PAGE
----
Fucking Ship It Already: Prototype Testing Can Save You Time

So, I was talking to a company the other day, and they had just done a major redesign of their product. Unfortunately, as soon as they released it, they started getting customer complaints. They had removed a particular feature from the main part of the product, and paying customers started to scream.

They were already allowing people to use the previous design, which was a good thing, since folks started switching back immediately. Of course, they went into recovery mode. They started looking at customer feedback and planning a redesign of the redesign to reintegrate the feature they’d removed.

I asked what I thought was a reasonable question: Had they done any prototype testing with current users during the early phase of the major redesign?

Their response was, “We didn’t have time for prototype testing.”

Oh, really? That’s an interesting answer, because they sure has hell had time to do a fairly significant reboot of their redesign after launch to fix a problem that would have been prevented by showing some wireframes to current users.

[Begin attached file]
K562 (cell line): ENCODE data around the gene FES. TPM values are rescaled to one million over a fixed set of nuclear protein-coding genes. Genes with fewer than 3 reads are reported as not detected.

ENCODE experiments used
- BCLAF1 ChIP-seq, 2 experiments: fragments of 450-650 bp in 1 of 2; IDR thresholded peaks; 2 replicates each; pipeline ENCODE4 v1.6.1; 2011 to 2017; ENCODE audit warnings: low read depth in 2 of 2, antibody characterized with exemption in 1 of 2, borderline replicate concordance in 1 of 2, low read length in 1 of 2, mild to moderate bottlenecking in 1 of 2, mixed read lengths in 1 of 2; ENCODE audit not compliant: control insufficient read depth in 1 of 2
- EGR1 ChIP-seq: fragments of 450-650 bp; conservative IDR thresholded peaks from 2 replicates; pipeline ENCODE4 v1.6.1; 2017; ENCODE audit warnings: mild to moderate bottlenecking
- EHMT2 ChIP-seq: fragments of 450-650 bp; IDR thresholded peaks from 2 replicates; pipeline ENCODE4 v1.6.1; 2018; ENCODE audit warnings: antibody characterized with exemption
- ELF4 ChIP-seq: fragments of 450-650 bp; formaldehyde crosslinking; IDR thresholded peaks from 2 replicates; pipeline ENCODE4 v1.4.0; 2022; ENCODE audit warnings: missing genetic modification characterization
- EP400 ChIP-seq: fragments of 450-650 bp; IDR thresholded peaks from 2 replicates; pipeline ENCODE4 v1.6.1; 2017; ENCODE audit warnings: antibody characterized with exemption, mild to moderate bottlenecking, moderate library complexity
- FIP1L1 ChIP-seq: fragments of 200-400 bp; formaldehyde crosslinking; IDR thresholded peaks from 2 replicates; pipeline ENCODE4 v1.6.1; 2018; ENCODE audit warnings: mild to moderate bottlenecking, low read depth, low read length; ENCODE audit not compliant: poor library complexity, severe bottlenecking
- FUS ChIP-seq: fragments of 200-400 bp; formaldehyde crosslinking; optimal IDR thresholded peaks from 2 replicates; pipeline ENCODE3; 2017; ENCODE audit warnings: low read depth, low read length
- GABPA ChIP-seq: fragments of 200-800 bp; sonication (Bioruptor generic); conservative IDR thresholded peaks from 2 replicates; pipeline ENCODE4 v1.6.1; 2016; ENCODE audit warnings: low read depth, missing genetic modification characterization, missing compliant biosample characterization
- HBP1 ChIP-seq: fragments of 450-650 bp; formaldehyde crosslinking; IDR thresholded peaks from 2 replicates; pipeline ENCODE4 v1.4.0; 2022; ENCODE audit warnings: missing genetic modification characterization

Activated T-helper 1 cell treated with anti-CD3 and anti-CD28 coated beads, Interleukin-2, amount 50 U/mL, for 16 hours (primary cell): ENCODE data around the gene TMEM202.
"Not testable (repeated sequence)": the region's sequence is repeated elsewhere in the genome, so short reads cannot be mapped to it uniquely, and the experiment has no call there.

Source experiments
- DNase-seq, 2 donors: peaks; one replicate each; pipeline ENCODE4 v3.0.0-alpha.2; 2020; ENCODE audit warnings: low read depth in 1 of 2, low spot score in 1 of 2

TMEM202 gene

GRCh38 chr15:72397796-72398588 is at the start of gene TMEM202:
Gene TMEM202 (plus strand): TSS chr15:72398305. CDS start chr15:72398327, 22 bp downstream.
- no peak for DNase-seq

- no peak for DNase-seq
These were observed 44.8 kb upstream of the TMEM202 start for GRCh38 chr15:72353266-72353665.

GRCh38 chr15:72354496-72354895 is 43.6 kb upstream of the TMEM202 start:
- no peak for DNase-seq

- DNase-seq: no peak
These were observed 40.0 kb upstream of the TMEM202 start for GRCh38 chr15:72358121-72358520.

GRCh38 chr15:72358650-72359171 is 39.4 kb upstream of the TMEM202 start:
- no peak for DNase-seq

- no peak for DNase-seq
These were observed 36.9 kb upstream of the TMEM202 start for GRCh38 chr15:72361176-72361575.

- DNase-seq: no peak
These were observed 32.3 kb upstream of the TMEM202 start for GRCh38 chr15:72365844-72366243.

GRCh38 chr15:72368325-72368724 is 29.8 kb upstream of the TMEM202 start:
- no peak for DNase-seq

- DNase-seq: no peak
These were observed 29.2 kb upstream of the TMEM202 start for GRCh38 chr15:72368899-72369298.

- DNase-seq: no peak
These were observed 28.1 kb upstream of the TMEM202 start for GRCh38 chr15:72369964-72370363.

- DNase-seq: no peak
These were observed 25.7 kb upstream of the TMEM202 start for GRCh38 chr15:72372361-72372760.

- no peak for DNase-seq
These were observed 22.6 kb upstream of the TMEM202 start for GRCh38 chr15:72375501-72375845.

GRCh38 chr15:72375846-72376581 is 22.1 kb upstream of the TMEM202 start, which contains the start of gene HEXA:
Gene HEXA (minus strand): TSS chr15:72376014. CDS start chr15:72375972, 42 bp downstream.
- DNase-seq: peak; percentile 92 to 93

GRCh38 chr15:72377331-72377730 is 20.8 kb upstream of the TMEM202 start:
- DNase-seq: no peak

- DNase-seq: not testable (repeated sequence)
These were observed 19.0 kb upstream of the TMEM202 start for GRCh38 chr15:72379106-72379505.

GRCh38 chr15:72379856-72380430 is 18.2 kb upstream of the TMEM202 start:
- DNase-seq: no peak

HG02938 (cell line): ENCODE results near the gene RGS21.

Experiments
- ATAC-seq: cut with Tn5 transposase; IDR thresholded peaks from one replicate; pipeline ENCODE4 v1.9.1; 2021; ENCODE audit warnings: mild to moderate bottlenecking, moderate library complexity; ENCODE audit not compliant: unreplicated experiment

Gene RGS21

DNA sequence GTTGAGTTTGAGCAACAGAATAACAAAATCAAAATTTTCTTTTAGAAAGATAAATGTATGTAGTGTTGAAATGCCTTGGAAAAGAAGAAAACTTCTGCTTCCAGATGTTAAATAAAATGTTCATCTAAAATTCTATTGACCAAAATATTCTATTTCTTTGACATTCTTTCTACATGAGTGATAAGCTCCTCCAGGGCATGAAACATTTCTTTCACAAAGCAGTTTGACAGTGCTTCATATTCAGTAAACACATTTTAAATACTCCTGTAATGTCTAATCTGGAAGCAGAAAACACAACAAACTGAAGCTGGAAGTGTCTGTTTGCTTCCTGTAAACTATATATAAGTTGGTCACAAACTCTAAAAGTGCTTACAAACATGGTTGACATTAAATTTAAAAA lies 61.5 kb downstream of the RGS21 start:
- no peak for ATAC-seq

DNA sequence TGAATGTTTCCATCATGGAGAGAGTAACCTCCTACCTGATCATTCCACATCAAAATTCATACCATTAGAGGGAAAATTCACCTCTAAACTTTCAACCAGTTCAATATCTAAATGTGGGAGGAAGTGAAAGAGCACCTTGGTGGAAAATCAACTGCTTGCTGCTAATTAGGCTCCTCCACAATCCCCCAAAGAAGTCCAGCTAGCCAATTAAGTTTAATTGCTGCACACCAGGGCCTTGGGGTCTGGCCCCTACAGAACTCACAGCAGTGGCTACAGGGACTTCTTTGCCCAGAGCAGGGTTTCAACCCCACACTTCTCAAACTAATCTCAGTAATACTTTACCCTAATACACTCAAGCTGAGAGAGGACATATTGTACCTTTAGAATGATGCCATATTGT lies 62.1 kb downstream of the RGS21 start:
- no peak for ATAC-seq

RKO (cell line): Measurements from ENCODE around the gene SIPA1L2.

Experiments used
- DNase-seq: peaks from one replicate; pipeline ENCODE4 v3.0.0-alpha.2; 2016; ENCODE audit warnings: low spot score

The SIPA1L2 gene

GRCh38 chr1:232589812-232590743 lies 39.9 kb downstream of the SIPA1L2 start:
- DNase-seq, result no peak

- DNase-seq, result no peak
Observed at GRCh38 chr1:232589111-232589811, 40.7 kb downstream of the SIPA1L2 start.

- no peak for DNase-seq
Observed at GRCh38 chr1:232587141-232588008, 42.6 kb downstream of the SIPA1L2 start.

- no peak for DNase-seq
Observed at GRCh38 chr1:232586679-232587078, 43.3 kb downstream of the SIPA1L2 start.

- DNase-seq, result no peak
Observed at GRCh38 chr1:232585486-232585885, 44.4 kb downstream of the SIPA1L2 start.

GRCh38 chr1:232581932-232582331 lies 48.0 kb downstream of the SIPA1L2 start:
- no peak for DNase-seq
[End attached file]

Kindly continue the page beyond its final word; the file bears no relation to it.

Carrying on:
After all, they already had mockups of the new designs. Showing those mockups to users would have taken a day of work at most.

Look, shipping fast is important. In fact, these days I’d say I do far fewer interactive prototypes than I did back in the days when we were still doing waterfall, mostly because engineers in a continuous deployment process can build, test, and iterate on something almost as fast as I can with an interactive prototype.

But major redesigns that touch all parts of the interface are exactly the kind of thing that you should make time to do prototype testing on. Because in this sort of scenario, more often than not, an interactive prototype, or even just a wireframe or sketch or mockup, can end up saving you a lot of time after launch. They help you get feedback from customers before you go to all the trouble of building something you have to roll back or redesign.

The most important thing to remember is that one of the biggest reasons for shipping fast is to learn as quickly as possible from your mistakes. If you can learn more quickly and efficiently from an interactive prototype, you should do that.

Going really fast in the wrong direction doesn’t actually end up saving you any time in the end. Sometimes glancing at a map before you leave gets you where you want to go faster.

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